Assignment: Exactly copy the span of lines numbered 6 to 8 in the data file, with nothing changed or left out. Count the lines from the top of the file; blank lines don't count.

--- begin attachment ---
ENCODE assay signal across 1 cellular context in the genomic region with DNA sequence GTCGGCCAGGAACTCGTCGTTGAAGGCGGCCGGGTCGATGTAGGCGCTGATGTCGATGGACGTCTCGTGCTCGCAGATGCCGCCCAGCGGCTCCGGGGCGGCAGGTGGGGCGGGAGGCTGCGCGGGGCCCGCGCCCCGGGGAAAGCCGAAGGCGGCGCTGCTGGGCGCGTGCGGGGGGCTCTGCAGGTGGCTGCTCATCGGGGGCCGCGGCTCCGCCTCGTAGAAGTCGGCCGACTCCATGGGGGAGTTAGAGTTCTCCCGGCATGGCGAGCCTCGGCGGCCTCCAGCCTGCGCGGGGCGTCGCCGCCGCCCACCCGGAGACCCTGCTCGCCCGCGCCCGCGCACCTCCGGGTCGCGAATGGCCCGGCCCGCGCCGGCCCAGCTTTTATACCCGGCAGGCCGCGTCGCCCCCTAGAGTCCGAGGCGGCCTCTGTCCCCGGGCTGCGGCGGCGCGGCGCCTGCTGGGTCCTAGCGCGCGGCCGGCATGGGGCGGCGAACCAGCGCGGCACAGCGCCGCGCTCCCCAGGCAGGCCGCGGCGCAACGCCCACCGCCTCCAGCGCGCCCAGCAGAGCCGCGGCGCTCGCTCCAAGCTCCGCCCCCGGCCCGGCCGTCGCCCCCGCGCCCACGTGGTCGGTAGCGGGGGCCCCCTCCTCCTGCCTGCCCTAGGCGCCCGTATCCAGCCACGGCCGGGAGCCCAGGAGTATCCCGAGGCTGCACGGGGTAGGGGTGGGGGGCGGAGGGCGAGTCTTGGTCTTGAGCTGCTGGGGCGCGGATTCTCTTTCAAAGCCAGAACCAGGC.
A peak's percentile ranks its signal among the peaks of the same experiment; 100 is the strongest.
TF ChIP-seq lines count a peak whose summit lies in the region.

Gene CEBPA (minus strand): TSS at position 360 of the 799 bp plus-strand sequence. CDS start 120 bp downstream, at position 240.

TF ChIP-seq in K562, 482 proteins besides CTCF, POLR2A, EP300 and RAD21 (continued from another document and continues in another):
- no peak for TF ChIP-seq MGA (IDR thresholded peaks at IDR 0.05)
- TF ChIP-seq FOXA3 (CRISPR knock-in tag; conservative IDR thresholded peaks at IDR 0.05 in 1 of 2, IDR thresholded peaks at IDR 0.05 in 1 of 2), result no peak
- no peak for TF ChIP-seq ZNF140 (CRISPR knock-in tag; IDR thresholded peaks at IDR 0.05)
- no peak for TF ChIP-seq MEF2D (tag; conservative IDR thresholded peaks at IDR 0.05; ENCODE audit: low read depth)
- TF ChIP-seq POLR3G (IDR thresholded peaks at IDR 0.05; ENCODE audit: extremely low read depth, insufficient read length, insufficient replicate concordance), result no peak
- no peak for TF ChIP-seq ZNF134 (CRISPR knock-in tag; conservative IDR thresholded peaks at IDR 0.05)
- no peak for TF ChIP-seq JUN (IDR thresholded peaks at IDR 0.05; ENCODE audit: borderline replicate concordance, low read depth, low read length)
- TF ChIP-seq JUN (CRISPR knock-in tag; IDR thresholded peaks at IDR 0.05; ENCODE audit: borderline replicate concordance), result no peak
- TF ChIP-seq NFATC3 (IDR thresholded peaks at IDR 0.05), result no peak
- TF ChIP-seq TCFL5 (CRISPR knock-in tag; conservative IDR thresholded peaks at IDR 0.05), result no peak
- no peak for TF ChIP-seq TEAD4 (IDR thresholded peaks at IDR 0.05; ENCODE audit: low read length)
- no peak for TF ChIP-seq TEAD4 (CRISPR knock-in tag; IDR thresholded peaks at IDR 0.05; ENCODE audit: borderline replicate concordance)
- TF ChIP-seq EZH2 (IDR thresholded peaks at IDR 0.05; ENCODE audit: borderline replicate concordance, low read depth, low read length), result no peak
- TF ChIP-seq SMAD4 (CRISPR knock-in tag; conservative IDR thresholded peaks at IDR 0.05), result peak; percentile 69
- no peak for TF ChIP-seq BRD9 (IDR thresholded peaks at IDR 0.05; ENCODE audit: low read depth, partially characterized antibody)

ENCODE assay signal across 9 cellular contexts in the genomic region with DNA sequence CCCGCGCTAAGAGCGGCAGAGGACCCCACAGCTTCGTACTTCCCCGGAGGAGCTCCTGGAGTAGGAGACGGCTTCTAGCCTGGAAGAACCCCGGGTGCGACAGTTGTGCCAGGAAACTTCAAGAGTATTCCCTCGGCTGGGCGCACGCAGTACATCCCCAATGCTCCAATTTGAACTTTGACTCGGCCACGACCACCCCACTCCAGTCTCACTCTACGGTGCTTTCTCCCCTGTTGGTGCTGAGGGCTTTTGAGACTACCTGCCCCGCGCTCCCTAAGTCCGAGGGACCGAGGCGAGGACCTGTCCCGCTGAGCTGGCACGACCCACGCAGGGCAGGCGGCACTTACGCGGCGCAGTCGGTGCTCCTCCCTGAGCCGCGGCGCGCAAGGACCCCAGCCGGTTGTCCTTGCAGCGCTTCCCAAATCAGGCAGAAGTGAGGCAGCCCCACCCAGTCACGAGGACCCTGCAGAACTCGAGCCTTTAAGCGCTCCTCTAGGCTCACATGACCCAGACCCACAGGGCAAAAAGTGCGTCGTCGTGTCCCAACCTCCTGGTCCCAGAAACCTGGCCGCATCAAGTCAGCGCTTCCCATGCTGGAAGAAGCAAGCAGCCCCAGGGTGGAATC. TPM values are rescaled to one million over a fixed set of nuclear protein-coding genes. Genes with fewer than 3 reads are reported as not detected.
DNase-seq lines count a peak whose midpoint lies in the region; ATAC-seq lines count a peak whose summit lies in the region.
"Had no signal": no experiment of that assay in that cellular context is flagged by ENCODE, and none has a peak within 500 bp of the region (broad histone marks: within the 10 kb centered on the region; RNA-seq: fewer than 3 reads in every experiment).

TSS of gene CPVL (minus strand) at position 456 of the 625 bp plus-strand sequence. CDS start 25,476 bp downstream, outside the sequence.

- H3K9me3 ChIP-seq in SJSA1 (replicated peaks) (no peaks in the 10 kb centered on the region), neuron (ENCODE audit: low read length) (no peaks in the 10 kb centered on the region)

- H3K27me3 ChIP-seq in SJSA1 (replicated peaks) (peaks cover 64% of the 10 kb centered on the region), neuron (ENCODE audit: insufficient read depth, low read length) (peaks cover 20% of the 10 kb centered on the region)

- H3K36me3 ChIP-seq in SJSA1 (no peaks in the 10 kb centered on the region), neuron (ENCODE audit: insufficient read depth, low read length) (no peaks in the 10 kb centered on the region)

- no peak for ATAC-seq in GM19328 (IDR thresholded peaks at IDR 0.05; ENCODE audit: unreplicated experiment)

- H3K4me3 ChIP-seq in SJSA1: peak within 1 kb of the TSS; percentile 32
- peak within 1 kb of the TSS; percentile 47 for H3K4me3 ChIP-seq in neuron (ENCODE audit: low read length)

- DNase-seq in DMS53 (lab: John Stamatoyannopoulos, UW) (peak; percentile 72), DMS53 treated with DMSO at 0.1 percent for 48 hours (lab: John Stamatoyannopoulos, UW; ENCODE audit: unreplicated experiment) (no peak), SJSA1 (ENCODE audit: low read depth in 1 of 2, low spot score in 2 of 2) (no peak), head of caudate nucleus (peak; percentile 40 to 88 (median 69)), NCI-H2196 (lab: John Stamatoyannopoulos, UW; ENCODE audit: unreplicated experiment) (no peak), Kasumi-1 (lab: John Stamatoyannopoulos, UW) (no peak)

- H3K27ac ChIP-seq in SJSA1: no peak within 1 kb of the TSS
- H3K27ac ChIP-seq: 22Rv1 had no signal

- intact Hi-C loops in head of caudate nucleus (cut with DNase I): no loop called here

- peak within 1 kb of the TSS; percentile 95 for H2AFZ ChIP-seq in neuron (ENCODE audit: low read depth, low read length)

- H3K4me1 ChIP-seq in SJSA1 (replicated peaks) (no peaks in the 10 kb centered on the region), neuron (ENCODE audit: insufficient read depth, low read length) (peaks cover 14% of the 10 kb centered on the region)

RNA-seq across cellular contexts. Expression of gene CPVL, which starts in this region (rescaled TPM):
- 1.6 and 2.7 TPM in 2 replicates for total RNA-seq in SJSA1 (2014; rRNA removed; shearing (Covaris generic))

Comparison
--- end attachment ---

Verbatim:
- no peak for TF ChIP-seq MGA (IDR thresholded peaks at IDR 0.05)
- TF ChIP-seq FOXA3 (CRISPR knock-in tag; conservative IDR thresholded peaks at IDR 0.05 in 1 of 2, IDR thresholded peaks at IDR 0.05 in 1 of 2), result no peak
- no peak for TF ChIP-seq ZNF140 (CRISPR knock-in tag; IDR thresholded peaks at IDR 0.05)